Erickson highlighted NOW Foundation's work on women’s health issues, noting NOW’s work on breast implants and that week’s disappointing decision by the Food and Drug Administration's advisory panel to recommend that silicone breast implants be returned to the general market, despite serious concerns about their long-term safety.

The final session focused on violence against women. Purna Shova Chitrakar, coordinator of the Ban Landmines Campaign Nepal, traveled halfway around the globe to attend the forum and inform attendees about the dangers women face in her war-ravaged country.

Beverly Frantz, of the National Academy for Equal Justice for People with Developmental Disabilities at Temple University, and Pat Reuss, policy analyst for the NOW Foundation, discussed the added hardships women with disabilities face when experiencing violence.

Reuss shared the heartbreaking details of the degree to which women with disabilities suffer from domestic violence and sexual assault, and how difficult it can be to protect themselves or remove themselves from a dangerous situation.

And what happens to the woman who does leave an abusive situation at home and seeks help at a shelter? Frantz had evaluated women's shelters in Pennsylvania, and offered the sad news that many shelters are simply not accessible to women with disabilities.

Reuss suggested that violence against women could be ended if more men—particularly well-known men, such as sports figures—would exert peer pressure on their own sex to treat women with respect.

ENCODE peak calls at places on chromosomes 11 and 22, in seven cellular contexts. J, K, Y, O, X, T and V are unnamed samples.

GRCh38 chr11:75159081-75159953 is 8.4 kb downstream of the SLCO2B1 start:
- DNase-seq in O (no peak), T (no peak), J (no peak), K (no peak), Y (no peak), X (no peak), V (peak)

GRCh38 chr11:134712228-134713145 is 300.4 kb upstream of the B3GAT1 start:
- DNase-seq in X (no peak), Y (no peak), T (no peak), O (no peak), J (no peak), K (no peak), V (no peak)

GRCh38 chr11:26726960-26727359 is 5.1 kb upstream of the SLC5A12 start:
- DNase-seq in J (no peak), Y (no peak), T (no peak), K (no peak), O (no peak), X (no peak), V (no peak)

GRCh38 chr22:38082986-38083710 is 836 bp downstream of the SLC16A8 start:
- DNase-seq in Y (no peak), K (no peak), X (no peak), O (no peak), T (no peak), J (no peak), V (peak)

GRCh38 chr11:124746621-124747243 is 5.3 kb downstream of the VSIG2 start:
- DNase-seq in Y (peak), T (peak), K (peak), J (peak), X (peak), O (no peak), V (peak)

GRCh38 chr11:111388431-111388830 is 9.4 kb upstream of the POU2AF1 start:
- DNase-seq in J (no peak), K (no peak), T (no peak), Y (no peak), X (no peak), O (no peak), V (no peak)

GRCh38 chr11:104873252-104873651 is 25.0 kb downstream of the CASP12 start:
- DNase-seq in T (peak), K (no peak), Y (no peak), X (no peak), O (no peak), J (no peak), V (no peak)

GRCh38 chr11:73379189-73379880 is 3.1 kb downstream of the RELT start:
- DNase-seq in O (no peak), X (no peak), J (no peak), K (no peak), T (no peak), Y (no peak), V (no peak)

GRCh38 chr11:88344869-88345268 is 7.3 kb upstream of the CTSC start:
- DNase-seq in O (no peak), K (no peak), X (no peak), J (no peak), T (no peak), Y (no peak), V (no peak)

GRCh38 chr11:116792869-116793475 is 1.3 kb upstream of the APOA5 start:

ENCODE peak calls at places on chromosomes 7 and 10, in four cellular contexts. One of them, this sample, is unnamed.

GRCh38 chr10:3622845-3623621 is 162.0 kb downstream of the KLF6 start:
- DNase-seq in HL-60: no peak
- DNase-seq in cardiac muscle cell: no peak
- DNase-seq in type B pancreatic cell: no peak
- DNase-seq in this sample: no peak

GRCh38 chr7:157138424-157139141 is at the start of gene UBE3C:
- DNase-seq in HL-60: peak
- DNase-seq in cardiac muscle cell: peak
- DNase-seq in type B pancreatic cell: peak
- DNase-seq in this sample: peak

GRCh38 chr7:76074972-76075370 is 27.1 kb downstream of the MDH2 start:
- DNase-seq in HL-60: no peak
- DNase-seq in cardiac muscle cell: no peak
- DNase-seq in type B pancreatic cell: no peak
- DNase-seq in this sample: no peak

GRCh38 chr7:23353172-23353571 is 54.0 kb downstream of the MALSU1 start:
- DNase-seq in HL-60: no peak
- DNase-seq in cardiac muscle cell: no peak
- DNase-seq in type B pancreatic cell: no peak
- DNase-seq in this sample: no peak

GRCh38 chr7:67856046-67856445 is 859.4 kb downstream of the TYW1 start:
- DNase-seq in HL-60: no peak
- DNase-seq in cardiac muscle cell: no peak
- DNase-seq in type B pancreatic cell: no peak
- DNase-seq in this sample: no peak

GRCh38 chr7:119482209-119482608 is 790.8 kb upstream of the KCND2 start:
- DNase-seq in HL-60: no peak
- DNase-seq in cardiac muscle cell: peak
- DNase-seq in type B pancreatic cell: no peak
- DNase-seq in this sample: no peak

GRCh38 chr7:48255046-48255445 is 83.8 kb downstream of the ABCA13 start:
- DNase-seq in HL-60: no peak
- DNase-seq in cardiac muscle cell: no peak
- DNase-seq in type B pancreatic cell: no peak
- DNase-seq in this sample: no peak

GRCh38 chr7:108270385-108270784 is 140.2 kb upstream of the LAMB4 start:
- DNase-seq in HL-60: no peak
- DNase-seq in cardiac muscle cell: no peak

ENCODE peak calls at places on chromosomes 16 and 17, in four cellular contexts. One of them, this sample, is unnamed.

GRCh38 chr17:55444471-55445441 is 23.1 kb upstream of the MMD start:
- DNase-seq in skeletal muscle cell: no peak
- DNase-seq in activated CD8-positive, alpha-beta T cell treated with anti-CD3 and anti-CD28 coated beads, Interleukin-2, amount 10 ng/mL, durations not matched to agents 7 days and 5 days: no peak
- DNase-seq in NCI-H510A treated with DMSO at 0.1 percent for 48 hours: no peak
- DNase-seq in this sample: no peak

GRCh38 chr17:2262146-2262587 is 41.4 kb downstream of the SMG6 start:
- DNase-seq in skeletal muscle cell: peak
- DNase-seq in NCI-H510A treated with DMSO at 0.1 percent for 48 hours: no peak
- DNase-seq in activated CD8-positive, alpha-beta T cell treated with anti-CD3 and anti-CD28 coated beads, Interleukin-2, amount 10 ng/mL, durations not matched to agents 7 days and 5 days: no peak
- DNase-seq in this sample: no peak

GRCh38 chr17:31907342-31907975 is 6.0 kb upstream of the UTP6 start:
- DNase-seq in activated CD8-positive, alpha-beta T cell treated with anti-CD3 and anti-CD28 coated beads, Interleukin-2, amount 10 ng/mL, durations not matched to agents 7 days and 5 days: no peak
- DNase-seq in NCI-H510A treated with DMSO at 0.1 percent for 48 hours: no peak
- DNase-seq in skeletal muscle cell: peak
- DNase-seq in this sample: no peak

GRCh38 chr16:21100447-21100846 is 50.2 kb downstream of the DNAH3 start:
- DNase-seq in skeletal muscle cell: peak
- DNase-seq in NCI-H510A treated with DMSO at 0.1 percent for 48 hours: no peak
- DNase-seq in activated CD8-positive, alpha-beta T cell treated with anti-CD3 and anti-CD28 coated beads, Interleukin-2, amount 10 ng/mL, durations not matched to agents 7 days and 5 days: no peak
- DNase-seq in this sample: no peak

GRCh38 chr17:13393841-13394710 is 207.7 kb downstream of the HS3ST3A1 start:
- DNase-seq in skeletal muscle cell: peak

At the top of the list of solutions for all of the problems discussed over the weekend were: education, organizing, speaking out and voting.

Some Fun, Too!

One of the most moving moments of the weekend was the Sunday performance of "Love is a Disability" by the ensemble group Wings! The group is comprised of 13 performers, the majority of whom have physical or developmental disabilities. The Wings! group sang, danced and acted out sketches about the ups and downs of love.

Wendy Hilsen-Bernard, a feminist therapist and yoga instructor, led yoga sessions during the weekend and closed the final session by drumming and persuading the audience to sing along with her. The unity expressed in those closing moments reflected the strong bonds that were forged throughout the forum and the commitment to continue working together.